The contentious and long-gestating project to replace the obsolete Interstate 395 span, which has cast a blighting shadow over downtown Miami and Overtown for decades, is finally on the verge of happening — but it’s still unclear precisely what will get built.
The Florida Department of Transportation is ready to go out to bid on a people-pleasing conceptual design that calls for replacing the existing 1.4-mile-long highway, which connects Interstate 95 with the McArthur Causeway, with a series of streamlined spans elevated over park-like, light-filled landscapes and culminating in a dramatically arching “signature bridge” structure over Biscayne Boulevard.
That concept, developed after scores of public meetings and a lawsuit by elected Miami officials against FDOT, would reclaim valuable urban land for public use while opening up and reconnecting some of the Overtown streets obliterated by massive embankments and forbidding overpasses when the span was built through the historic black neighborhood in the 1960s.
The key word, though, is “conceptual.” FDOT is seeking a contractor to both design and build the project, meaning the winner would still have to develop a workable blueprint within the $600 million budget, and the agency says there’s no guarantee it would exactly mirror the FDOT concept.
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$600 million budget for new roadway
But FDOT and its consultants say the agency is committed to what one engineer called “context-sensitive design.” Beth Steimle, an engineer with FDOT consultant T.Y. Lin International, said the agency had gone to unusual lengths to develop the template for the design-build team to follow. The competition will hinge not just on proficiency in engineering the new roadway but also in developing appealing designs for the boulevard bridge as well as at street level, FDOT said.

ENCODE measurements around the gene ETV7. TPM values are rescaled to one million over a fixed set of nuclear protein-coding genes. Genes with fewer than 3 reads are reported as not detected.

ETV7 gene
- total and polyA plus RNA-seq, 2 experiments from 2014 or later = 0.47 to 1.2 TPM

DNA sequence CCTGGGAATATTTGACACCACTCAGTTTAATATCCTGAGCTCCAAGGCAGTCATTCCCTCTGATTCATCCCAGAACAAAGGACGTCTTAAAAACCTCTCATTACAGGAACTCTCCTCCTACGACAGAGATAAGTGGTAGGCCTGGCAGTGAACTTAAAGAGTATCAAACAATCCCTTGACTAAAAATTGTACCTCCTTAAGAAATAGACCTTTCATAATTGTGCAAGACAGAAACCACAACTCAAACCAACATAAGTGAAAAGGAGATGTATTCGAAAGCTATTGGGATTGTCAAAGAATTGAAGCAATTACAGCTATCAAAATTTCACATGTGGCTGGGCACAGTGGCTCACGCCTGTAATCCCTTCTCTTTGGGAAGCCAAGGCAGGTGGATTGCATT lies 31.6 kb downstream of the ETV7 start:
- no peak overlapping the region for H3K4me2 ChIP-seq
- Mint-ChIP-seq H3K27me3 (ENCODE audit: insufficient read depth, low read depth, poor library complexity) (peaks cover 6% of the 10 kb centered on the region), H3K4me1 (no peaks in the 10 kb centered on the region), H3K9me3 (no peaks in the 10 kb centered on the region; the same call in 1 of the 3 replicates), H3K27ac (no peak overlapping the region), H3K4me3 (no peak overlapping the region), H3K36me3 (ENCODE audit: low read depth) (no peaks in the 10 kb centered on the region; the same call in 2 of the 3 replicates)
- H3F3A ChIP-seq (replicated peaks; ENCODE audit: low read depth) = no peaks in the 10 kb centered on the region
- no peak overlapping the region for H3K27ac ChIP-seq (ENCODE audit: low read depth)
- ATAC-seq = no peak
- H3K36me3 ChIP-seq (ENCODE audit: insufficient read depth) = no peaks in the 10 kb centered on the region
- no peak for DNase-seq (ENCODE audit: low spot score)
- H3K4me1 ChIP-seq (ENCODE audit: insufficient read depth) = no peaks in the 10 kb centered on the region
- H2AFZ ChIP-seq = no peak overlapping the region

“This is not a typical FDOT project,” Steimle said during a public presentation Tuesday at Miami-Dade College’s downtown Wolfson Campus. “Aesthetics is a big part of the project.”
Aesthetics is why Miami Mayor Tomás Regalado and Commissioner Marc Sarnoff sued FDOT when its top district official, Gus Pego, appeared to retreat from a long-standing pledge to replace the Biscayne Boulevard bridge — a low, dark overpass that critics say acts like a barrier that splits the city’s burgeoning cultural district and discourages pedestrian traffic — with a higher bridge suspended on cables from a tower shaped like a wishbone or, in an alternate version, resembling a flowering lotus.
Pego, who said the state could afford only a plain-vanilla bridge, changed his mind again. FDOT settled with the city officials, reinstating the two alternative signature concepts. The settlement also established an oversight committee made up of city and county officials and a representative from the adjacent Arsht Center for the Performing Arts to ensure the agency keeps its promises.
There’s a little bit of more clearance under it, but it’s still an expressway overpass.
Miami-Dade Commissioner Xavier Suarez